Did you know The Beatles made a TV movie? Magical Mystery Tour (1967) was their one and only attempt, but it holds another unique place in Beatles history—it was the first, and unequivocally the biggest, flop of their storied career.
The genesis of the disaster known as Magical Mystery Tour was a flight Paul McCartney took from America to England in April 1967. At the time, "Mystery Tours" were all the rage in England—these being low-budget weekend getaways, groups of people riding overnight on a bus to a surprise destination. While on the plane, Paul took a big piece of paper and drew a pie chart, hoping to fill in the blank sections with entertaining ideas for a mystery tour.
The idea lay dormant until late August of 1967, when The Beatles' loyal and dedicated (and irreplaceable) manager Brian Epstein died of a drug overdose. A few days after Epstein's funeral, the boys gathered together and had a meeting. According to Ringo Starr: "Paul had a great piece of paper—just a blank piece of paper with a circle on it... We filled it in as we went along." So, with no script to speak of, the Fab Four rented a coach and hand-lettered it as the "Magical Mystery Tour," and off they went, with the hope that this mysterious scenario might somehow prove interesting and entertaining.
Paul had wanted future guitar legend Jimi Hendrix to appear in the film, but unfortunately the great Jimi was slated to appear at the upcoming Monterey Pop Festival, which would prove to be his big breakthrough performance. (Ironically, Paul was the one who suggested Jimi be invited to perform at the festival.) One can only imagine what Jimi Hendrix's presence and genius would have done to salvage, at least to a degree, the ignominious Magical Mystery Tour.
In possibly the strangest directing credit in the history of filmdom, the Magical Mystery Tour was directed by five different people: John Lennon, Paul McCartney, George Harrison, Ringo Starr, and the immortal Bernard Knowles.
While on the road in their colorfully lettered bus, a huge traffic jam resulted from all the onlookers wanting to catch a glimpse of the Fab Four. Furious, John jumped out of the bus and angrily ripped the lettering off the side.
A bizarre assortment of scenes resulted from the impromptu filmed madness. These included John and George ogling and leering at the stripper in a strip club, Paul wearing a military officer's uniform and listening to a zany soldier chatter on, Ringo and "Aunt Jessie" bickering, and John chatting with little "Nichola" and giving her a balloon.
During filming, John told Paul about a strange dream he'd had in which he was a waiter and served spaghetti to a lady using a shovel. Paul told him they'd put the scene in their film, leading to possibly the single oddest scene in Magical Mystery Tour: John Lennon, decked out in waiter's garb (complete with a penciled-in mustache), shoveling—with a real shovel—huge portions of spaghetti onto Aunt Jessie's plate in a restaurant.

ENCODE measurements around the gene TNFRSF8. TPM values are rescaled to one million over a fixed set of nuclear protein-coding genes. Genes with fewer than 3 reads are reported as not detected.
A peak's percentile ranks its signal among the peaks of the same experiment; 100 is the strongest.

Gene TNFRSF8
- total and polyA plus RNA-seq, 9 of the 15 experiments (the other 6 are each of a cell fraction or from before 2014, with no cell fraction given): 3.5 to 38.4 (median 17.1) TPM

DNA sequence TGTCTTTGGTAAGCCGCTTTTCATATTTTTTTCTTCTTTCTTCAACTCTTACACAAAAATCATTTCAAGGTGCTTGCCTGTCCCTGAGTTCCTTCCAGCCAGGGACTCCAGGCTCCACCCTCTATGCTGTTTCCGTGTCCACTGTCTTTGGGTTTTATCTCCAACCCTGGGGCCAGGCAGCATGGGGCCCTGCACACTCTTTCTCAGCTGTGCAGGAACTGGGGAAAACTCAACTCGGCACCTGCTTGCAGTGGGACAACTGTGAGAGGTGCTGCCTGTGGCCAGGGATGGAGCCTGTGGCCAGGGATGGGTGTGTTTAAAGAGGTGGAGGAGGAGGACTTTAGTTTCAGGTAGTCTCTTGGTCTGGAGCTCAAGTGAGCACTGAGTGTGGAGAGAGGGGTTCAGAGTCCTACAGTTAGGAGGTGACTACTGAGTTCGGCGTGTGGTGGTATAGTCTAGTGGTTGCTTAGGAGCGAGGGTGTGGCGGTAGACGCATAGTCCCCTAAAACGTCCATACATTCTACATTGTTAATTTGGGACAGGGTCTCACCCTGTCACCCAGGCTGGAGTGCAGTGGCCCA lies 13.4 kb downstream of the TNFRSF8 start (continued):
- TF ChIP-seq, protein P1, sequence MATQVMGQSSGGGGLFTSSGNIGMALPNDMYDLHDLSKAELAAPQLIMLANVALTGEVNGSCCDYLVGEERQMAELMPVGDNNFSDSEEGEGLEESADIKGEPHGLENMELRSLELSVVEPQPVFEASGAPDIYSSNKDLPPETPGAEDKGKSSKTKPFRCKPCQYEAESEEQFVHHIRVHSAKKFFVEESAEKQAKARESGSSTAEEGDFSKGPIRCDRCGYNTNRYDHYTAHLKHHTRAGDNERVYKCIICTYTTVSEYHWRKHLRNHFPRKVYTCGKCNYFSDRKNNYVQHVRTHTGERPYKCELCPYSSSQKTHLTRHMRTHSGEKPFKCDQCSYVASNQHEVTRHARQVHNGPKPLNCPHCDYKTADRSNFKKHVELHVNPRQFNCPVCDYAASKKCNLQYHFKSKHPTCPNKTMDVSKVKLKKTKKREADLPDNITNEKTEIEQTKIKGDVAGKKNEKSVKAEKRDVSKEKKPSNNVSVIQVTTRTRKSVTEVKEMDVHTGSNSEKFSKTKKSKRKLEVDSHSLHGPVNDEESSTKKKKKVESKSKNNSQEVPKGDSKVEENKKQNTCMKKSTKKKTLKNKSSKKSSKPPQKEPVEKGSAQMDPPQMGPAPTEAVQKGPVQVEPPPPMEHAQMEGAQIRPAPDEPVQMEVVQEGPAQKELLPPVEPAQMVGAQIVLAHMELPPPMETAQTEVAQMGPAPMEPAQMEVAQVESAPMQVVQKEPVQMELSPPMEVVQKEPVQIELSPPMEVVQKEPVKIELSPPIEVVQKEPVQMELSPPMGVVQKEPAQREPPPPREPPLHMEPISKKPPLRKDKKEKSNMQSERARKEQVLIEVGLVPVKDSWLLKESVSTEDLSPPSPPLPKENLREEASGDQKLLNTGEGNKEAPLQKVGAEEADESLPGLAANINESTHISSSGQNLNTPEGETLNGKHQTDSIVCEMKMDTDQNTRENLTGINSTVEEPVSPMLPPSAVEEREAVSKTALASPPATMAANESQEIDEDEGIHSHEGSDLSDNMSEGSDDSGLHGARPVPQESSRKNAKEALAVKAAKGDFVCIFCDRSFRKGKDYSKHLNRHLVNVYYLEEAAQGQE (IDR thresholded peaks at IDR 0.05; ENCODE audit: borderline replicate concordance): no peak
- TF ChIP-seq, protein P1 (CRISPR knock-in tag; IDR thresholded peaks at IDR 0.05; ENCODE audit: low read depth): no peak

A scene with rubber-legged Nate Jackley chasing women, Benny Hill-style, around a swimming pool was edited out of the final film.
The movie wasn't all bad, though; The Beatles were too good to turn in anything without some great music. The music includes a very psychedelic version of George singing his droning song, "Blue Jay Way."
There's also a rare scene of the Fab Four dressed to the nines, in formal white tie and tails, singing "Your Mother Should Know" and doing a Fred Astaire-style ballroom dance routine.
Paul filmed a likable sequence of himself jumping around and cavorting alone in the hills of Nice, France. (This was done, in violation of union rules, after the actual shooting was over; Paul hopped a plane to France and brought a friend to operate the camera.) Paul's song "Fool on the Hill" is played over this uncharacteristically intimate scene in the otherwise diluted-with-too-many-characters Magical Mystery Tour.
The film premiered on BBC TV the day after Christmas in 1967. Reviews were scathing.
"Blatant rubbish," declared the Daily Express, "...The bigger they are, the harder they fall."
Word quickly traveled to the States where, 9,000 miles away in L.A., Daily Variety's headline declared, "BEATLES PRODUCE FIRST FLOP WITH YULE FILM." Even The Beatles' musical director and good friend George Martin recalled, "It looked awful and it was a disaster."
The day after the initial broadcast, Paul, taking full responsibility, stepped up before the BBC cameras and issued an unofficial apology:
"We don't say it was a good film. It was our first attempt. If we goofed, then we goofed. It was a challenge and it didn't come off. We'll know better next time."
In 1995's The Beatles Anthology, Paul, the eternal optimist, said of the movie: "Looking back on it, I thought it was alright. I think we were quite pleased with it." But later, he added revealingly: "I'm not sure whose idea it was. It could have been mine, but I'm not sure whether I want to take the blame for it."
Eddie Deezen has appeared in over 30 motion pictures, including Grease, WarGames, 1941, and The Polar Express. He's also been featured in several TV shows, including Magnum PI, The Facts of Life, and The Gong Show. And he's done thousands of voice-overs for radio and cartoons, such as Dexter's Laboratory and Family Guy. Read all Eddie's mental_floss stories.